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The following passage is quoted from the article in Newsweek by Leah McGrath Goodman, titled "Thomas Piketty Says He Was Ambushed":

[Financial Times’s economics editor Chris] Giles, in his critque, takes issue with everything from what he suggests are innocent errors in the transcription of Piketty’s data to numbers that “appear simply to be constructed out of thin air.”

Most damaging in the assessment is his assertion that Piketty’s data on rising wealth inequality may be incorrect, holding that this contention is “the centerpiece of Capital in the Twenty-First Century.”

What is the subject of the verb "holding"? I think Giles is.

  • It's more likely his assertion that ... incorrect, which is the noun phrase immediately preceding holding, and also the subject of the inverted first clause, which was probly inverted just to put that heavy subject within range of the next participle. – John Lawler Mar 7 '15 at 15:41
  • Yes, that's it exactly. Giles' assertion. – Brian Hitchcock Mar 8 '15 at 1:53
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    It's not a very well-constructed sentence. That holding is a prime candidate for dangling participle-ship, especially because it's immediately followed by “this contention”, even though no relevant contention has been mentioned before. I don't really know how a contention (whose? Giles’ or Piketty’s?) can possibly be the centrepiece of an already published book. Basically a bad sentence, possibly one with parts missing. – Janus Bahs Jacquet Sep 5 '15 at 12:28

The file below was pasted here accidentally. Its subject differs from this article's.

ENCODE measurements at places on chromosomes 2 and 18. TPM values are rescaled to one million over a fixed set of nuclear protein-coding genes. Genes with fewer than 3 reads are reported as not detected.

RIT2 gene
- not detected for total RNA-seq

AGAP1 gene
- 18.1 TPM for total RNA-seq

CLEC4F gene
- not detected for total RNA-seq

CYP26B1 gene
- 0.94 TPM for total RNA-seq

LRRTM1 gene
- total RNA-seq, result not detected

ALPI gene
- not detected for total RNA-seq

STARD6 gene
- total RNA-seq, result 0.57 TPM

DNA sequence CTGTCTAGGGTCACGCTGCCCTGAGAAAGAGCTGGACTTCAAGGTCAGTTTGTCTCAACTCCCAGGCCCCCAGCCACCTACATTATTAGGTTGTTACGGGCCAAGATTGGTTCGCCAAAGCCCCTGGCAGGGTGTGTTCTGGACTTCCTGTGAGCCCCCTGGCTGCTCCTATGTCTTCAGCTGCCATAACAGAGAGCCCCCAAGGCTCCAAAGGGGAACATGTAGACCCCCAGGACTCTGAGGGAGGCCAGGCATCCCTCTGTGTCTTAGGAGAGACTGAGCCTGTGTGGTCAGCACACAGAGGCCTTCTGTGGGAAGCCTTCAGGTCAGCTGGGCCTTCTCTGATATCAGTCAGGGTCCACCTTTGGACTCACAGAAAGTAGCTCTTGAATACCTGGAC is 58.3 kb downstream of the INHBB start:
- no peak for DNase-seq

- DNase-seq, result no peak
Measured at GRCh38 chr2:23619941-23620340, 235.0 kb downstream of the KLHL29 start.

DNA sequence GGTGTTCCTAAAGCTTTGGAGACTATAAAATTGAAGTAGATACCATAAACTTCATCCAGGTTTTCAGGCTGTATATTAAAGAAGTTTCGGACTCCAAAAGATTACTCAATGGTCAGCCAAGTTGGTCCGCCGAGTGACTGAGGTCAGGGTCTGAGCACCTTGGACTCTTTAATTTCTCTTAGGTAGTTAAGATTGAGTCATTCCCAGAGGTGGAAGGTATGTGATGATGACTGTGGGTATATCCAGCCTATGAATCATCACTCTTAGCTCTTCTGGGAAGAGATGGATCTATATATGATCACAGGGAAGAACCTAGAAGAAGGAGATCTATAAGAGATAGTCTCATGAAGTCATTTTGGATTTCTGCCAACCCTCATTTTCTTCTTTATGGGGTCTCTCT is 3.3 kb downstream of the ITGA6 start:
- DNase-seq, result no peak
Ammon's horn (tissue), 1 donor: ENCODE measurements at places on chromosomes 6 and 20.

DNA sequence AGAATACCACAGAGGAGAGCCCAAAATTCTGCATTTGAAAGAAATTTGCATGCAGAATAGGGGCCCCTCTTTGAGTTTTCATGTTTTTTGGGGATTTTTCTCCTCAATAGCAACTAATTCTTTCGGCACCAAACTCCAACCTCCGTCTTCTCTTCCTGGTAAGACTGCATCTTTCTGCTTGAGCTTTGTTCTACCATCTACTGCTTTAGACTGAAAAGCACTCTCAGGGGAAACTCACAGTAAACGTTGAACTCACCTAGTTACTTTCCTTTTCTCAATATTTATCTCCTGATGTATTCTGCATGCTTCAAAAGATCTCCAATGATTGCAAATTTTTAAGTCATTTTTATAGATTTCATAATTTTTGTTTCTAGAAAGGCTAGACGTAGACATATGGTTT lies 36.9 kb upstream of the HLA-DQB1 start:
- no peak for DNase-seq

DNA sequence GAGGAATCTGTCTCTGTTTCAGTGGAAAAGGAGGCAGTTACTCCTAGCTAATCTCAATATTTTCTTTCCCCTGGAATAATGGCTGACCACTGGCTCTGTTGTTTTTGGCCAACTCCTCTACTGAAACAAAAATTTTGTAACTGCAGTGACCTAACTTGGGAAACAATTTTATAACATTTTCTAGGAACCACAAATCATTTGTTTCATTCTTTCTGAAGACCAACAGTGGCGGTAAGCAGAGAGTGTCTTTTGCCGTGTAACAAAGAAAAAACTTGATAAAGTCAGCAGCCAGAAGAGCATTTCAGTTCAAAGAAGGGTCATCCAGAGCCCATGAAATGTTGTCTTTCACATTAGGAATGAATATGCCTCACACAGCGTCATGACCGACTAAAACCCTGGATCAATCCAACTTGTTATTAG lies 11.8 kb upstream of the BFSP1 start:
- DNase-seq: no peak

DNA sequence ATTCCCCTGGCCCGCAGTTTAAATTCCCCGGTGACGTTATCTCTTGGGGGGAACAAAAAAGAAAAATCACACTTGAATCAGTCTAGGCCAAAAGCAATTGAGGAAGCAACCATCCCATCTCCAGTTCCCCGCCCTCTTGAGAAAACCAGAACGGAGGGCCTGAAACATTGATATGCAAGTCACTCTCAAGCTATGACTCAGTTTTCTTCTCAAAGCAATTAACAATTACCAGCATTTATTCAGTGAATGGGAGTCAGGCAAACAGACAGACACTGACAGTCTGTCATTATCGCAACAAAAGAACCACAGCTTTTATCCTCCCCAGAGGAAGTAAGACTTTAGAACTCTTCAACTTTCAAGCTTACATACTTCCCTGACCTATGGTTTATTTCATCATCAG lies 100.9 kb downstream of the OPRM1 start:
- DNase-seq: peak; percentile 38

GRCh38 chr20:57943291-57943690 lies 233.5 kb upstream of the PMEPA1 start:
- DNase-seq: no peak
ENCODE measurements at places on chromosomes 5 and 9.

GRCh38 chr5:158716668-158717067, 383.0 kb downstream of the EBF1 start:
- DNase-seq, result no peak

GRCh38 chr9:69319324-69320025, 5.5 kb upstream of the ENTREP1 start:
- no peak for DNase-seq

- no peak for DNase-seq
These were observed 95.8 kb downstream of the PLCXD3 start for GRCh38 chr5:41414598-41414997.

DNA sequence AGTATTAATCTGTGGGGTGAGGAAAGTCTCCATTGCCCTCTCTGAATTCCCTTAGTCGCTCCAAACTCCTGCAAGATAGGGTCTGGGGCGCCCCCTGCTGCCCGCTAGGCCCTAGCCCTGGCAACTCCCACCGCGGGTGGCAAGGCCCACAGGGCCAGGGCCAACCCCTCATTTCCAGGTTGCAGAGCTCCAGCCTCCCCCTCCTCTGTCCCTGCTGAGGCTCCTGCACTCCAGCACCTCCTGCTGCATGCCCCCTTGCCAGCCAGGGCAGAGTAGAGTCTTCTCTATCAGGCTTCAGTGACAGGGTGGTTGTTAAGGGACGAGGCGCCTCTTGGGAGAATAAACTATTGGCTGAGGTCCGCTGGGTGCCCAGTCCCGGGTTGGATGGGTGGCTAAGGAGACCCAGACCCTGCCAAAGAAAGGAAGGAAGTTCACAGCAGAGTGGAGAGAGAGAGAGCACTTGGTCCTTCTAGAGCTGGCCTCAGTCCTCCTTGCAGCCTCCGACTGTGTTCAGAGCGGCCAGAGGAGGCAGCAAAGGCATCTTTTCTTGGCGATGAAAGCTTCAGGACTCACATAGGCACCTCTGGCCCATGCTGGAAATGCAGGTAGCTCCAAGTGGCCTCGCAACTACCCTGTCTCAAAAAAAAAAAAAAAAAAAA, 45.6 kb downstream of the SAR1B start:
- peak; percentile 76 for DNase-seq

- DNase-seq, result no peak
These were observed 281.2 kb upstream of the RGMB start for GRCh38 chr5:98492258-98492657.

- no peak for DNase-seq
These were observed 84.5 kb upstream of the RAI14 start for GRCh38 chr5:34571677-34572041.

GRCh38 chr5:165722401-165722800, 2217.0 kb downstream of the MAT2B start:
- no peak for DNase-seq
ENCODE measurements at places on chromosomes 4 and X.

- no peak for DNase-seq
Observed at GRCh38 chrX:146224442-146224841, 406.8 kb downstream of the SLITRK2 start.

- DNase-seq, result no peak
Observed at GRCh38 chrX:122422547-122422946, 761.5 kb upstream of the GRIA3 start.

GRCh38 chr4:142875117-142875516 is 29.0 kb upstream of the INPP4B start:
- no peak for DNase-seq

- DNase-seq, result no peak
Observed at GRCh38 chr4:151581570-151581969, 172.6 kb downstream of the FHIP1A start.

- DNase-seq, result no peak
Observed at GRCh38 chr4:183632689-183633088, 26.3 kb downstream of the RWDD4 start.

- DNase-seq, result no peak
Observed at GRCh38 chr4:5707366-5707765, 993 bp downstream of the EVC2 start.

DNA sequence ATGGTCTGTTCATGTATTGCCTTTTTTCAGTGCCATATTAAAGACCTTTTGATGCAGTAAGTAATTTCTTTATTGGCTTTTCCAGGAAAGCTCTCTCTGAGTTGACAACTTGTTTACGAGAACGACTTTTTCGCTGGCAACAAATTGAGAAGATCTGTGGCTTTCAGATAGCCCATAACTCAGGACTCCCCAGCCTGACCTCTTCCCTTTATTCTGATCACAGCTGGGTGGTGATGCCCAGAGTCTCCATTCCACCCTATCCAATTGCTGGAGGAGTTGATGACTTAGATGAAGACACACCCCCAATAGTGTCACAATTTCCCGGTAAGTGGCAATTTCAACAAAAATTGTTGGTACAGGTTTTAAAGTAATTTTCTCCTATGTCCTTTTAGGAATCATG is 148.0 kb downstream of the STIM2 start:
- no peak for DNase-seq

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    his assertion – Alan Carmack Nov 24 '16 at 13:55
  • I agree that Giles is the understood subject of "hold". Giles holds that Piketty's contention that wealth inequality is rising is the centerpiece of Piketty's book (which contention may be incorrect). – Greg Lee Feb 22 '17 at 17:43
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You're right that Giles is the one doing the holding—as Brian Hitchcock and (I think) John Lawler noted a month ago. To make the attribution clearer, the author could have revised the relevant sentence to say something like this:

Most damaging in Giles's assessment is his assertion that Piketty’s data on rising wealth inequality may be incorrect, since Giles views this contention as being “the centerpiece of Capital in the Twenty-First Century.”

But there is really no other way to construe the passage that makes much sense.

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